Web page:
LARGE states are two-edged swords. They need strong rule to manage their large size and avoid chaos. But their size gives economies of scale that can aid rapid progress. So some say the US can be overtaken as a superpower only by larger states that generate larger economies of scale, i.e. only China or India. The EU’s failed statehood aim was for such economies too. I review the fortunes of the eight biggest states with numbers above 150 million each: China, India, US, Indonesia, Pakistan, Brazil, Nigeria and Bangladesh. They represent 50 per cent-plus of the global population and four of eight nuclear powers.
Demographically, we are one of three states in this group whose numbers may keep growing till 2100, along with the US and Nigeria. The US is rich enough to absorb them. In fact, its prosperity will mainly drive increased numbers via migration. We and Nigeria lack resources and governance to do so and our numbers largely reflect high fertility.
Ecologically, climate change will especially affect South Asia where disasters, soil loss, glacial meltdown and rising seas will cause huge damage, conflict and migration. But we will alone face it with growing numbers. The US and China are the biggest polluters (though much of China’s pollution too relates to US consumption) but won’t be its big victims.
Economically, we are worst off along with Nigeria. The US and China are superpowers. But both run high long-term risks oddly driven by diametrically opposite reasons: state excess in China and market excess in US. Bangladesh and India are growing fast. Even Brazil and Indonesia have growth and stability. Our perennial issues are slow growth, low-quality outputs, large twin deficits shocks, high reliance on big states aid for brief growth eras and frequent IMF loans. These show no signs of ending soon.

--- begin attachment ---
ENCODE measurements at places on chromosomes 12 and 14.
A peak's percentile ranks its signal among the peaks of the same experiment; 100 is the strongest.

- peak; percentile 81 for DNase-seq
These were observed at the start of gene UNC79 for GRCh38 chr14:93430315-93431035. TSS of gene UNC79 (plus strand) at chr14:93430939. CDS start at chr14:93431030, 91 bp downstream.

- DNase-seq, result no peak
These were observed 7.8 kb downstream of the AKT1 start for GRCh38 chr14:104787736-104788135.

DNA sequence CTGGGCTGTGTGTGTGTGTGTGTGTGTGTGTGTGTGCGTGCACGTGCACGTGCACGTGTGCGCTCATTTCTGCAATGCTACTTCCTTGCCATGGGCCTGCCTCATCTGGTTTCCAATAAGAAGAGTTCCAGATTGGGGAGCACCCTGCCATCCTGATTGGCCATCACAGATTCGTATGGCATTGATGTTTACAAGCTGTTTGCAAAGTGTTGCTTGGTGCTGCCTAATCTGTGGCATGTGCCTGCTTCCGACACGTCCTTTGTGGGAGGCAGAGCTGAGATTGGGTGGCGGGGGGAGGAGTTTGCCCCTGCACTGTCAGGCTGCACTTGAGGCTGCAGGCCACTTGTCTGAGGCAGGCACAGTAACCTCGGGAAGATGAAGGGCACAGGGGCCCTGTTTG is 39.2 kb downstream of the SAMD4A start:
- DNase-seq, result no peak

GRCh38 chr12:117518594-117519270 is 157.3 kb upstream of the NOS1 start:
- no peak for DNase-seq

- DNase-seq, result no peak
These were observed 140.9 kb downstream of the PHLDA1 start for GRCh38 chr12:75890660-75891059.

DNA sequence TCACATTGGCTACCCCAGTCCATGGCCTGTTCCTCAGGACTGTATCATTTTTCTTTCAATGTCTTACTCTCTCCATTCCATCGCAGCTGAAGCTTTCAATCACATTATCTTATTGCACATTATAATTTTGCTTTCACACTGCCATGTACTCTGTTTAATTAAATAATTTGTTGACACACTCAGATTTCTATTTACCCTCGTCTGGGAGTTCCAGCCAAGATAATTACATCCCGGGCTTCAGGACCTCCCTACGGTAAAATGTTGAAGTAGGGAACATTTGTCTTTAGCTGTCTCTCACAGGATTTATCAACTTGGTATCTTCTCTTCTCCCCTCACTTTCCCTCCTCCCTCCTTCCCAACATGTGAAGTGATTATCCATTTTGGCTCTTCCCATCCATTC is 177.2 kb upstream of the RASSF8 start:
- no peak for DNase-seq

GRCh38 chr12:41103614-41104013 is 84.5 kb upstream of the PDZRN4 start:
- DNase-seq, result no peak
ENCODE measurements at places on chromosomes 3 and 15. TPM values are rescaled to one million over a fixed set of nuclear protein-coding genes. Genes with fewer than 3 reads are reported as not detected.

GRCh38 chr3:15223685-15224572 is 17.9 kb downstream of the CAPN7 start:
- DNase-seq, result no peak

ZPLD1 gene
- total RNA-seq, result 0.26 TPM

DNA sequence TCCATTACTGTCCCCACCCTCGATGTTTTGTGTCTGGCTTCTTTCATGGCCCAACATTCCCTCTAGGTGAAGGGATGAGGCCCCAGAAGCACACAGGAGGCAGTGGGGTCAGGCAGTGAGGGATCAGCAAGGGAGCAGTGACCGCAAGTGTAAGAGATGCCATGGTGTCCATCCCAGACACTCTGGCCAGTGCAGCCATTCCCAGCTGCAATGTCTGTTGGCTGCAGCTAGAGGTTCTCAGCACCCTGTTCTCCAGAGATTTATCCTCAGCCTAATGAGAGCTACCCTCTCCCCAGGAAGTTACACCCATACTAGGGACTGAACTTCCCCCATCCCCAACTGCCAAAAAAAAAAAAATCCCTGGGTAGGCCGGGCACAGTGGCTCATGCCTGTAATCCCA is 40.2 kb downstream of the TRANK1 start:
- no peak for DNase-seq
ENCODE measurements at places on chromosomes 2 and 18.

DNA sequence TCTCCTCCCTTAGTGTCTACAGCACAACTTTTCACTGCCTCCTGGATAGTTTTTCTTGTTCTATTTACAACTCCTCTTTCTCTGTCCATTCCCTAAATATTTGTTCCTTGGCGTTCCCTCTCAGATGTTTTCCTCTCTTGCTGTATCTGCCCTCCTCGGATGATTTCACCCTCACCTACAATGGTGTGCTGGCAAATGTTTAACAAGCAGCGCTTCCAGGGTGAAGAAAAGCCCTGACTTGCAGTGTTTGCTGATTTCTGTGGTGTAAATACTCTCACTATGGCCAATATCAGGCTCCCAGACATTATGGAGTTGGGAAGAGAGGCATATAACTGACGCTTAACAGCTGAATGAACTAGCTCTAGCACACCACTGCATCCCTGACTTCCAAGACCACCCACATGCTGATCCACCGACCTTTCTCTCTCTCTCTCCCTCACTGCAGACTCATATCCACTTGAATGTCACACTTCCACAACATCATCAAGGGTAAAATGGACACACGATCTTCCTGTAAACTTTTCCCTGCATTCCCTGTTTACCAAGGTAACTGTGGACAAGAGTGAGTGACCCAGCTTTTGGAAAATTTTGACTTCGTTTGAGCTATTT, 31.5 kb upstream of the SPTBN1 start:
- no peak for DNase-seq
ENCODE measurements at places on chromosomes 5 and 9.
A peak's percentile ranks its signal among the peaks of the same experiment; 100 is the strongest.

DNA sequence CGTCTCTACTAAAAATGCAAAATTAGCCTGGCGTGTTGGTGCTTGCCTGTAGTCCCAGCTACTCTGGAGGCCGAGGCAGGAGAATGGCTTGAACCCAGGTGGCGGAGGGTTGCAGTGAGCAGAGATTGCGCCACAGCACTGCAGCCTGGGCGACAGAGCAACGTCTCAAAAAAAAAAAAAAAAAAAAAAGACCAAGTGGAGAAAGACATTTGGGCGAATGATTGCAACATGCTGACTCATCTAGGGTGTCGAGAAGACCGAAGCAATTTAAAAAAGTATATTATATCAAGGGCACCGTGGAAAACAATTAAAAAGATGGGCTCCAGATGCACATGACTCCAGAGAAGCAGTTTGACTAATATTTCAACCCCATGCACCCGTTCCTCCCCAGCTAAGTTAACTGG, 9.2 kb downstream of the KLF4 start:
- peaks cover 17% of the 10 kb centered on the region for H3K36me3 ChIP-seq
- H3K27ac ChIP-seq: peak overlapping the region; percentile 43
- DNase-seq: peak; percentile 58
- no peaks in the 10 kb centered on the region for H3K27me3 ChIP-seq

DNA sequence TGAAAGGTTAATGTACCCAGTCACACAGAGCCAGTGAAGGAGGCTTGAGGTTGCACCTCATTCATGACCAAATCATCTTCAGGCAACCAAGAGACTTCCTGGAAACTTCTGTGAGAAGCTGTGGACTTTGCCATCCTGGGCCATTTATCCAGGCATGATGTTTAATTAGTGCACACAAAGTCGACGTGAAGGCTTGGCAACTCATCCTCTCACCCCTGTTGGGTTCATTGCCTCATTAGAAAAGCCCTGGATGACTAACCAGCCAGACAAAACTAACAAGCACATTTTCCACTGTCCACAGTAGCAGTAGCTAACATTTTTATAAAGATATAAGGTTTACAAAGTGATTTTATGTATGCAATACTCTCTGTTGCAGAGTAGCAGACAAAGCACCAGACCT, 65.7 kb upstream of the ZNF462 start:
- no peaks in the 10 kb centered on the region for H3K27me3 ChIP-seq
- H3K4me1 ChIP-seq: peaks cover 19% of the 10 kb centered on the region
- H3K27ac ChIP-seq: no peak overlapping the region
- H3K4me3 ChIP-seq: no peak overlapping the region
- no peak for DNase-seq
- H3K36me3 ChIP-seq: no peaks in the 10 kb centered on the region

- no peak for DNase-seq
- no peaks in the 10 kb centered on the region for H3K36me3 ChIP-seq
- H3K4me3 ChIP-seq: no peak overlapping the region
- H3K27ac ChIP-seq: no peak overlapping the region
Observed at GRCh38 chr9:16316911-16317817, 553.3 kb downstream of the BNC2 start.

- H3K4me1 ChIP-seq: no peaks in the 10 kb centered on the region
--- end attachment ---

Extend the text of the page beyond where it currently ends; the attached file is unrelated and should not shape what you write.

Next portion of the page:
All our issues stem from long eras of autocracy.
Socially, while terrorism has shrunk, our new variants of extremism are mutating fast. State policies are becoming hostage to it. India has increased extremism too, but linked to the politics of one party, unlike ours that is linked to permanent and powerful state elements. Nigerian extremism too is unsupported by state elements.
Externally, our enmity with India is seen as posing the biggest risk of nuclear calamity globally, given the extremism in both states. The US, China and Russia are nuclear rivals too, but their nuclear buttons reside in more mature political institutions. Afghan instability and our inputs to it and the high density of extremism in the region pose additional threats to us.
Politically, we have the most dysfunctionality and low legitimacy. The US is an advanced democracy. China is an autocracy but politically stable and delivering at least until now. Its non-replicable system carries no relevance for us. Brazil, Indonesia, Nigeria and Bangladesh, more relevant models, are now stable democracies after long army eras and power is firmly with civilians though Bangladesh has an ugly one-party system. Except for Nigeria’s, their politics delivers. India is an old democracy though now backsliding under the ruling BJP. It is unclear if this change is permanent. We alone lack political legitimacy, stability and delivery and civilian supremacy. It’s near certain how the next regime will come in the other seven, but not so with us. Ethnic tensions are also higher than in most other seven states.
Thus, we are arguably the worst-managed and worst-off in all six realms. Nigeria is second. The other seven don’t face this grim mix of future demographic doom, ecological disasters, economic stagnancy, extremist violence, external risks, political illegitimacy and instability, and ethnic tensions and insurgency.
Almost all these issues come from our long eras of autocracy. Extremism came from the Zia and Musharraf eras, and also feeds demographics. Economic big power reliance and stagnancy mainly are legacies of autocratic eras. The external threats, while rooted in real issues, have been militarised by the security establishment’s sway. The political and ethnic issues reflect heavy autocratic impact too.
Political forces have inputted to all these. But then our politics is not the undiluted result of genuine political struggles. Most of our key political actors and groups were sponsored and pampered and genuine ones crushed by autocracy. So even the sins of the political forces largely reflect autocracy. In contrast, our two most positive recent trends — reduced terrorism and CPEC — emerged during the politically more legitimate era of 2008-2018. One can say, then, that the starting point to resolving our multifaceted and grim problems lies in political legitimacy and civilian supremacy.
The writer is a free-lance political economist with a PhD from the University of California, Berkeley.
Published in Dawn, November 30th, 2021